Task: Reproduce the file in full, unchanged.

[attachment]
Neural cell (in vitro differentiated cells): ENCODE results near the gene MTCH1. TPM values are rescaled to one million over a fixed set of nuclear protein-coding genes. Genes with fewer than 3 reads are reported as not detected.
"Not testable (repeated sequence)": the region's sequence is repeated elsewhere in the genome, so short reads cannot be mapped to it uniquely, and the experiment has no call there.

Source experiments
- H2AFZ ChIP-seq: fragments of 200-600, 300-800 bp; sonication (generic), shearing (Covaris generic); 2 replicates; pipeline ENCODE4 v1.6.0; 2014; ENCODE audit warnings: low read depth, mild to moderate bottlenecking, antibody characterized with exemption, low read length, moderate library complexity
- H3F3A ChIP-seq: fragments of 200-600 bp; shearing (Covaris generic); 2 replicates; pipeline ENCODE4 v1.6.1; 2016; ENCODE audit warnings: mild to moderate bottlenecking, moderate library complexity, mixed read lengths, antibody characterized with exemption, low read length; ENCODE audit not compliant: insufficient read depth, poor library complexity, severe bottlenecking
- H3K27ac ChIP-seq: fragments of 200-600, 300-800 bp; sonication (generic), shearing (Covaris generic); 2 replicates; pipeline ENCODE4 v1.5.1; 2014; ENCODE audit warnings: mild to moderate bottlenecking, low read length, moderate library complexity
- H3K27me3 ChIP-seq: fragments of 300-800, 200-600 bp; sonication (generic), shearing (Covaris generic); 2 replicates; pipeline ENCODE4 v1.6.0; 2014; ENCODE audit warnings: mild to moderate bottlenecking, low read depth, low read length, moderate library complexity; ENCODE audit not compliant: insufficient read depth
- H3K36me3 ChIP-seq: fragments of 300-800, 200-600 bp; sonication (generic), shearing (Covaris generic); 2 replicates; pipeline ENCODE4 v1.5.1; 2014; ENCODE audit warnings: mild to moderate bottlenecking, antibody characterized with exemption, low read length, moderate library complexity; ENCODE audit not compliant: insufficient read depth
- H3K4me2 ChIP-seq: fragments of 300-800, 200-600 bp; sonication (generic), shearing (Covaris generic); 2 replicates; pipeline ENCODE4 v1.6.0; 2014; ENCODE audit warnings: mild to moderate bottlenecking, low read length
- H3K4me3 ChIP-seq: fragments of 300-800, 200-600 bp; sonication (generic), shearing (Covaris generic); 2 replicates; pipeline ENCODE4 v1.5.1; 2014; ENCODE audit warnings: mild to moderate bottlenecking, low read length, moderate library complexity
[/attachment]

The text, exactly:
Neural cell (in vitro differentiated cells): ENCODE results near the gene MTCH1. TPM values are rescaled to one million over a fixed set of nuclear protein-coding genes. Genes with fewer than 3 reads are reported as not detected.
"Not testable (repeated sequence)": the region's sequence is repeated elsewhere in the genome, so short reads cannot be mapped to it uniquely, and the experiment has no call there.

Source experiments
- H2AFZ ChIP-seq: fragments of 200-600, 300-800 bp; sonication (generic), shearing (Covaris generic); 2 replicates; pipeline ENCODE4 v1.6.0; 2014; ENCODE audit warnings: low read depth, mild to moderate bottlenecking, antibody characterized with exemption, low read length, moderate library complexity
- H3F3A ChIP-seq: fragments of 200-600 bp; shearing (Covaris generic); 2 replicates; pipeline ENCODE4 v1.6.1; 2016; ENCODE audit warnings: mild to moderate bottlenecking, moderate library complexity, mixed read lengths, antibody characterized with exemption, low read length; ENCODE audit not compliant: insufficient read depth, poor library complexity, severe bottlenecking
- H3K27ac ChIP-seq: fragments of 200-600, 300-800 bp; sonication (generic), shearing (Covaris generic); 2 replicates; pipeline ENCODE4 v1.5.1; 2014; ENCODE audit warnings: mild to moderate bottlenecking, low read length, moderate library complexity
- H3K27me3 ChIP-seq: fragments of 300-800, 200-600 bp; sonication (generic), shearing (Covaris generic); 2 replicates; pipeline ENCODE4 v1.6.0; 2014; ENCODE audit warnings: mild to moderate bottlenecking, low read depth, low read length, moderate library complexity; ENCODE audit not compliant: insufficient read depth
- H3K36me3 ChIP-seq: fragments of 300-800, 200-600 bp; sonication (generic), shearing (Covaris generic); 2 replicates; pipeline ENCODE4 v1.5.1; 2014; ENCODE audit warnings: mild to moderate bottlenecking, antibody characterized with exemption, low read length, moderate library complexity; ENCODE audit not compliant: insufficient read depth
- H3K4me2 ChIP-seq: fragments of 300-800, 200-600 bp; sonication (generic), shearing (Covaris generic); 2 replicates; pipeline ENCODE4 v1.6.0; 2014; ENCODE audit warnings: mild to moderate bottlenecking, low read length
- H3K4me3 ChIP-seq: fragments of 300-800, 200-600 bp; sonication (generic), shearing (Covaris generic); 2 replicates; pipeline ENCODE4 v1.5.1; 2014; ENCODE audit warnings: mild to moderate bottlenecking, low read length, moderate library complexity